This report from UK think tank the Legatum Institute reviews the accuracy of the assumptions used to model scenarios around school opening.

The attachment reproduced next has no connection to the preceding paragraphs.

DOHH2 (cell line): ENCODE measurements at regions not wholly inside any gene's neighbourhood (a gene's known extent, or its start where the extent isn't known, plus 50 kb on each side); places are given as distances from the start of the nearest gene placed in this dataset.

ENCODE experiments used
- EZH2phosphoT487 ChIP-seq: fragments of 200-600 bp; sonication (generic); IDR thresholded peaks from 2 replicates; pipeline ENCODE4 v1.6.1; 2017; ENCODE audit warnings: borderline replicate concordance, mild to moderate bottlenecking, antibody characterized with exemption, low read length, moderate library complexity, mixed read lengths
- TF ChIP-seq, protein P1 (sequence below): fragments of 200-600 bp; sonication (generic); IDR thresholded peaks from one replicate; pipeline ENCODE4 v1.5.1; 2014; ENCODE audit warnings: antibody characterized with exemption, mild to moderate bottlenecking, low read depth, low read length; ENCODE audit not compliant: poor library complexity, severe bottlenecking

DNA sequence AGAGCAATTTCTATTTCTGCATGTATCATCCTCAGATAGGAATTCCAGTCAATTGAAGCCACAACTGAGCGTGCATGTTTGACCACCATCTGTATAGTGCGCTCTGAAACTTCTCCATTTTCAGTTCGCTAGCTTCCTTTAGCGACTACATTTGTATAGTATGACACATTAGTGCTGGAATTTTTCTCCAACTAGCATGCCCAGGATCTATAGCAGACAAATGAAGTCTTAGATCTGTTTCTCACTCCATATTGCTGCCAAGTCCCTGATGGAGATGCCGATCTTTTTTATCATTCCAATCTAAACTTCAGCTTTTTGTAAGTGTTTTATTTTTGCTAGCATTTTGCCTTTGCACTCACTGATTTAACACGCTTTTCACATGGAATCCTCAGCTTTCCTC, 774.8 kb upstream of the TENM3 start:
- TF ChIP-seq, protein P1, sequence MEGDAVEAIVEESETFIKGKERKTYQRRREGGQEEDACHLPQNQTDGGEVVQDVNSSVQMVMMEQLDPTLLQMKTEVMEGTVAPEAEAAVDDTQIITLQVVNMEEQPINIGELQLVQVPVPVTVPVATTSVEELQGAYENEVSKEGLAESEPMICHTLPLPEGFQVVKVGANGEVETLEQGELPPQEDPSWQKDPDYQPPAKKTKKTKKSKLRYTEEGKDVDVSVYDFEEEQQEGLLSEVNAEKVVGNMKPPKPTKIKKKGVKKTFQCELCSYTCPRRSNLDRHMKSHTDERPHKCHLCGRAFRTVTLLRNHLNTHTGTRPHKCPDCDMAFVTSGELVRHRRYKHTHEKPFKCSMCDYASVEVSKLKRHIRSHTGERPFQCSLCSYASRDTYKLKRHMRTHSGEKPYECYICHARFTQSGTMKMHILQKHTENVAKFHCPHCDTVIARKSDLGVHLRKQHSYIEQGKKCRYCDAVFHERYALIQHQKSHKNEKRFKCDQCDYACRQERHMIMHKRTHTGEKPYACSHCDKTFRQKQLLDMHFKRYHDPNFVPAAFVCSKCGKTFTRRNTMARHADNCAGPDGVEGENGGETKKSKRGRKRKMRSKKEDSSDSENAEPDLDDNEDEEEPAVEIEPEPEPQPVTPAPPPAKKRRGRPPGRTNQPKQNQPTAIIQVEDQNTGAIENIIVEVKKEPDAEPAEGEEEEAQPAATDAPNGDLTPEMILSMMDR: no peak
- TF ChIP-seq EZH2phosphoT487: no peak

The human consequences of the Covid-19 pandemic on individuals, families, and communities right across the UK has been clear to see. The virus has fundamentally affected all of us; through our health, our relationships, and our livelihoods. Significant long-term health impacts have been predicted and the impact of lost schooling has impacted livelihoods, productivity, and life chances well into the future. Our earlier report in February considered these impacts in the context of the then upcoming decision whether to reopen schools on 8th March, as the first step of loosening restrictions of the third national lockdown. As a baseline, the report used the framework for understanding the range of costs associated with the pandemic and Government responses that was developed in December 2020. Our analysis at the time suggested that opening all schools on 8th March would create a net benefit to society unless vaccinations were not as effective as expected in bringing the transmission risk down. It also showed that the potential choices over reopening schools (and subsequent phased reopening) were heavily dependent on the underlying infection rate in society, as well as the impact reopening schools (and other activities) have on the R-rate. Three weeks on from the reopening of schools in England, it is possible to review the accuracy of the assumptions used to model the scenarios, both in terms of the underlying patterns of infection, admission and mortality rates; the efficacy of vaccination; and also the impact of opening schools on the transmission of the virus. Such a retrospective analysis will help refine forward-looking assumptions that underpin decisions about future phases of opening up. This report reviews the patterns of declining infections, hospital admissions and mortality over February and March. It shows population-level impact of the vaccine roll-out programme as well as indications that the extensive expansion of testing is picking up a greater proportion of mild cases, even among those with positive from PCR tests. Overall, the analysis supports the basis for opening schools on 8th March, and suggests further relaxations can be made without reversing the decline in the severity of the pandemic.Read Full Report
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